Despite the similarities, the two wars also had several differences. For example, when the Vietnam war ended, they united and formed one country under same political control called Vietnam (Chung 2019). However, it was a different case in with the Korean war. The two waring camps retained their independence and autonomy, remaining as North Korea and South Korea. After the war, a demilitarization zone was created to separate North Korea from South Korea. There was also a difference in the number of soldiers who died in both wars and the duration both wars took to come to an end (Elliot, 2017). For example, the Korean war only lasted for the three years and had close to fifty-four thousand soldiers who lost their lives. However, in the Vietnam war, America lost fifty-eight thousand soldiers in a span of close to ten years. the Vietnam took more than thrice the duration that Korean war took and thus it is arguable that the number of soldiers America lost was relatively small compared to the Korea war.
The fundamental variance between the two conflicts was in the result. Most democratic states alongside the United States of America supported South Korea against the interest of the Soviet Union (Elliot, 2017). However, the United States and pro-democracy countries lost the pursuit of democratic interest in south Vietnam. The other difference is that unlike in Korea, the Vietnam war was majorly a gorilla warfare. North Korean soldiers were actively involved in the Korea war. The Vietnam war involved National Liberation Front lead the battle, but they were not official soldiers (Harrison and Yim 2019). In the Korean war, the Chinese did not enjoy the support of the people when they launched the war, while in Vietnam, the civilians were actively involved in the war, helping soldiers in one way or the other. It made it difficult for America to distinguish between the real civilians and the Viet Cong sympathizers.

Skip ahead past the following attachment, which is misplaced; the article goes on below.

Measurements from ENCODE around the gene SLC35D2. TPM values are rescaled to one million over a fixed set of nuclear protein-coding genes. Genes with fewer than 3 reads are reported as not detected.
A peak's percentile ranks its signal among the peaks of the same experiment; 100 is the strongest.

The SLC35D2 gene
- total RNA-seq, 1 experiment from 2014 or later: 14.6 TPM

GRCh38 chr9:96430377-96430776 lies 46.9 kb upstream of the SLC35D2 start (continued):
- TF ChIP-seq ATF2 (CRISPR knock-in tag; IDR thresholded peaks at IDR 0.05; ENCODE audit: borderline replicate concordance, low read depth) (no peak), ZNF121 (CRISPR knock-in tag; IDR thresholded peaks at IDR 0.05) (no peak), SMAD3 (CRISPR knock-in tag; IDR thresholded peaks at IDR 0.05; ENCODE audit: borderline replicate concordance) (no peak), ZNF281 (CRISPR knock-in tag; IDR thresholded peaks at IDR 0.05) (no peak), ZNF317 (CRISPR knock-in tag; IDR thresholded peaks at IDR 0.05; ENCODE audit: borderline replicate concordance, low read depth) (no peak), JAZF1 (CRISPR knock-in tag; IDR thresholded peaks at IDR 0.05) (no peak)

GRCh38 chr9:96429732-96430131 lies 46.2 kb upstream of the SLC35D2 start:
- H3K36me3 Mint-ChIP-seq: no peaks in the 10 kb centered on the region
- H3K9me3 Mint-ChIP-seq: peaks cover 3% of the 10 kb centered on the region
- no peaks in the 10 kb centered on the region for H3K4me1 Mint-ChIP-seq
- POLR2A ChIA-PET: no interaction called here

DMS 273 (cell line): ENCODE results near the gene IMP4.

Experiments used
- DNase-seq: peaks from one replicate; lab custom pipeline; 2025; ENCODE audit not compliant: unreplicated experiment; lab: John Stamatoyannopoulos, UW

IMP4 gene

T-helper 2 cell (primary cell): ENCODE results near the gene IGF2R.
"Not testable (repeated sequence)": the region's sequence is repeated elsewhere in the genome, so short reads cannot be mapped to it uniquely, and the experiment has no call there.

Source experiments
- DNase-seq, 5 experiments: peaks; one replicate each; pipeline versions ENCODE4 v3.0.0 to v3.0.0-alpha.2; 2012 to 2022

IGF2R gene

In conclusion, the Vietnam war and Korean war had various similarities and differences as discussed in the above paragraphs. Whereas the Korean war was a conflict pitting North Korea and South Korea, the Vietnam war also had South Vietnam up in arms against North Vietnam. The similarities between Korean war and Vietnam war are that the United States of America and the Soviet Union were actively involved to protect their interests. Other similarities included the fact that America wanted to contain the spread of communism. The difference between the wars is that whereas Vietnam became a unitary country after the war, Korea did not. The two sides still exist as North Korea and South Korea with a demilitarization border separating the two. Other differences were in the number of soldiers who perished among other factors.
Chung, P. (2019). From Korea to Vietnam: Local labor, multinational capital, and the evolution of US military logistics, 1950–97. Radical History Review, 2019(133), 31-55.
Elliott, B. (2017). End-of-life care for WW II, Korea, and Vietnam-era veterans. Home healthcare now, 35(9), 485-493.
Harrison, M., & Yim, S. V. (2017). War on two fronts: the fight against parasites in Korea and Vietnam. Medical history, 61(3), 401-423.